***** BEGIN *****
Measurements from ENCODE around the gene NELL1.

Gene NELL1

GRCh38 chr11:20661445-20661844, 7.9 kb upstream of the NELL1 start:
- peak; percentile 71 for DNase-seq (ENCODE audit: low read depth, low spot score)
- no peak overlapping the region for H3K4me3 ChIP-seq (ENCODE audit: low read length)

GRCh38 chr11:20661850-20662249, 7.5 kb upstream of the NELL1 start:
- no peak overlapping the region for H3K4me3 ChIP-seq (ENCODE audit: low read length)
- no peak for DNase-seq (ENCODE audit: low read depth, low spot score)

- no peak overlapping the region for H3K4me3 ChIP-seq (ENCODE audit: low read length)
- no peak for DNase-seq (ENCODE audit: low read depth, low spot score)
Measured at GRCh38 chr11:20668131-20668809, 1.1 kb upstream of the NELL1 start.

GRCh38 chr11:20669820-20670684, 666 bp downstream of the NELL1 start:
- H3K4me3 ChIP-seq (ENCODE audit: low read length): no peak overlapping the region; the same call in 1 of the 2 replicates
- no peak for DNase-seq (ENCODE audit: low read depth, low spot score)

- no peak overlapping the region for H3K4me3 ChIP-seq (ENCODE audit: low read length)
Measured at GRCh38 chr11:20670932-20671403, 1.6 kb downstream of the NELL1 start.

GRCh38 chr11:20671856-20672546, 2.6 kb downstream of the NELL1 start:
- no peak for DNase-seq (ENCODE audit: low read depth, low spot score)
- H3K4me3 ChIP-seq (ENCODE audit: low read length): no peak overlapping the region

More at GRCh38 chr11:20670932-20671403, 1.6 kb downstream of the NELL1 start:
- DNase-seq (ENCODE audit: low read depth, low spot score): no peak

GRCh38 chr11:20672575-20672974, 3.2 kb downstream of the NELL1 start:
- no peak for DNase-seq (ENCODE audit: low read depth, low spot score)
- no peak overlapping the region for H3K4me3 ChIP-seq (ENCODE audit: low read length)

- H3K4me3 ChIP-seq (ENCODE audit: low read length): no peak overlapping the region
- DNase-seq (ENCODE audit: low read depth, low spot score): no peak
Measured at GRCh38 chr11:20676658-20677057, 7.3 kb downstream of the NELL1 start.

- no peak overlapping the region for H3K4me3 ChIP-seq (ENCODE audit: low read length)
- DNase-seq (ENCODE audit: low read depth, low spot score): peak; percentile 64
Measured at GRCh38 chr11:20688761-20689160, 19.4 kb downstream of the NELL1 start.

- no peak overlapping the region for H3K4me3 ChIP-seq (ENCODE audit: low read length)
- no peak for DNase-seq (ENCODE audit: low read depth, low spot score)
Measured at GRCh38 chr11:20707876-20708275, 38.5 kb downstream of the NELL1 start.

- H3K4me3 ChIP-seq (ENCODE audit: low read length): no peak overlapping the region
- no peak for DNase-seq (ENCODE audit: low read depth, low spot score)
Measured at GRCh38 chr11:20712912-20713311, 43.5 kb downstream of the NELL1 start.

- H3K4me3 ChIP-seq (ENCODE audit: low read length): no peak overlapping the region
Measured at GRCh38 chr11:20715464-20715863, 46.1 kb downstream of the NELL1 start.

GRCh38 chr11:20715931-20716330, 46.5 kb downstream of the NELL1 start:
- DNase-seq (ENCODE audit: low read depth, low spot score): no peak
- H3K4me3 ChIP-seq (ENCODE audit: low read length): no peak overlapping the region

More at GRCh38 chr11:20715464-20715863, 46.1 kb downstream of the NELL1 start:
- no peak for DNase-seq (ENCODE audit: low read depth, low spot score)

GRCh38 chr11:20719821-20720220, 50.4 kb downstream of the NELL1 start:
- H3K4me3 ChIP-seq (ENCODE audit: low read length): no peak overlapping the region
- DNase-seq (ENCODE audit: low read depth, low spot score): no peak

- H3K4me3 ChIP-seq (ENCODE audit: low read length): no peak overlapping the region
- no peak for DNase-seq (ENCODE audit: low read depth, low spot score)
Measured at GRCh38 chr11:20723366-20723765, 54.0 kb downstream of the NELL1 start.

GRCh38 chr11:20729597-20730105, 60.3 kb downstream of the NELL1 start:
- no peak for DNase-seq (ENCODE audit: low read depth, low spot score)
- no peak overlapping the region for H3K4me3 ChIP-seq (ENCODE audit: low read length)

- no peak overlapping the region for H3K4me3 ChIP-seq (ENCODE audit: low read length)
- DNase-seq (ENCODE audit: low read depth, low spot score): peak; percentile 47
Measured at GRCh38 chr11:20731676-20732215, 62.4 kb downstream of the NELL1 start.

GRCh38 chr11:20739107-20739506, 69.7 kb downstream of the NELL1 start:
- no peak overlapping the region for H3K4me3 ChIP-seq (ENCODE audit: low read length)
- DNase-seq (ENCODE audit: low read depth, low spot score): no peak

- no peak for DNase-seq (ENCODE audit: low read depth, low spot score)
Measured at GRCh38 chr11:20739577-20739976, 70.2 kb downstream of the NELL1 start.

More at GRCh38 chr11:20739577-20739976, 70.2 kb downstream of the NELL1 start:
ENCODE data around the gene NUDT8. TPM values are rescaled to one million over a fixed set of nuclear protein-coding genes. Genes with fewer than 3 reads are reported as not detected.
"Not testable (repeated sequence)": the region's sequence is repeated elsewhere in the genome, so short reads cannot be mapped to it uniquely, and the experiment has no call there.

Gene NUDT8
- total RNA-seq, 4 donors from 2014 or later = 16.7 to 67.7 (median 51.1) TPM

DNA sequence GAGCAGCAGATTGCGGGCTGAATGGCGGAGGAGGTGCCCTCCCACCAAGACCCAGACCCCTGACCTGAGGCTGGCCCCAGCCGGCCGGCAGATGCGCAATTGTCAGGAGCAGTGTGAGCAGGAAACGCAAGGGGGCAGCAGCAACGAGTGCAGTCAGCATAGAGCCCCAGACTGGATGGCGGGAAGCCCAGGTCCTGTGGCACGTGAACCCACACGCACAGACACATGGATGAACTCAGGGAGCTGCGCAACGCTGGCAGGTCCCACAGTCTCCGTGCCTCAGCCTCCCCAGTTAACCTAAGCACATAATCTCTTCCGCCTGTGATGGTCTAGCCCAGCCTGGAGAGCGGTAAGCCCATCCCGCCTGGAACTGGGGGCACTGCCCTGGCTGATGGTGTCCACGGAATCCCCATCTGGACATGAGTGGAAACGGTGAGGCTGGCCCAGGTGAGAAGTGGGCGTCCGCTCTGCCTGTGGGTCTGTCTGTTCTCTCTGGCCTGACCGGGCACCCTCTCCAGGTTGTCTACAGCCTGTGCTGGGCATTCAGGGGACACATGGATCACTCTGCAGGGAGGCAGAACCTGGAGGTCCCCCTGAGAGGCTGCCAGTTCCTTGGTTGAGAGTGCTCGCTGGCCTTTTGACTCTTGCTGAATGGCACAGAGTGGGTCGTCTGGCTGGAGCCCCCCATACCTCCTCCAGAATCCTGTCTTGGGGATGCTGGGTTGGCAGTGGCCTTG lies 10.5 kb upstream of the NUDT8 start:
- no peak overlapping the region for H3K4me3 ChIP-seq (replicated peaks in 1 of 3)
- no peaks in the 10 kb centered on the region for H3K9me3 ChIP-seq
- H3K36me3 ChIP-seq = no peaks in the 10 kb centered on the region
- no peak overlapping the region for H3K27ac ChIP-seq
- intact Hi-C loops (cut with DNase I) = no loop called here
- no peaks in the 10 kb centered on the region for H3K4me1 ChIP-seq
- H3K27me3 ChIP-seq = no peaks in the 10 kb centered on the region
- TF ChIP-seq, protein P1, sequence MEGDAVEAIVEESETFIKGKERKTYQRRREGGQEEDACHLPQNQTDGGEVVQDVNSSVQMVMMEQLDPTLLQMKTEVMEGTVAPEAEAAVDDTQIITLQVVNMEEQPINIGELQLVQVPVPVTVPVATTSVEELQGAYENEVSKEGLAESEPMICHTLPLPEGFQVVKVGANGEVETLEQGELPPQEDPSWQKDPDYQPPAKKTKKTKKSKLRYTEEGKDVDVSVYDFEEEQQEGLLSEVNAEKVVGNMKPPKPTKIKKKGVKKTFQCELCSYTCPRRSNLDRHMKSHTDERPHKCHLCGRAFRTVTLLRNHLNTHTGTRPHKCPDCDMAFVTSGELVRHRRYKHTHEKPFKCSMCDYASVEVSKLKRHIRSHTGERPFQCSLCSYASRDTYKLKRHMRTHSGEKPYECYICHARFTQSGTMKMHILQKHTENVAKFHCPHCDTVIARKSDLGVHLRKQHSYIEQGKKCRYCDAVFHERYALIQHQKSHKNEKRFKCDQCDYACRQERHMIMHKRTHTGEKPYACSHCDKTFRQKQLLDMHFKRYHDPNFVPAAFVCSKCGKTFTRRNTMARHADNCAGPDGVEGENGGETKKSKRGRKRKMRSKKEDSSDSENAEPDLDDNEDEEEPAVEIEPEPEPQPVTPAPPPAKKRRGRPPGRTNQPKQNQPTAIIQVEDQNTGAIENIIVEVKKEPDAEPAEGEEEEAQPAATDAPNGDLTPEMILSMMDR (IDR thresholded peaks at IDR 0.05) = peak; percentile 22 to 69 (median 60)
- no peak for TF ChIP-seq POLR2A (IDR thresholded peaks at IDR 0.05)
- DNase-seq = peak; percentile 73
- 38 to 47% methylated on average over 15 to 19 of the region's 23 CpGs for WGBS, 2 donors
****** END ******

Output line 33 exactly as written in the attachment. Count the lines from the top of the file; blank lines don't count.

Measured at GRCh38 chr11:20707876-20708275, 38.5 kb downstream of the NELL1 start.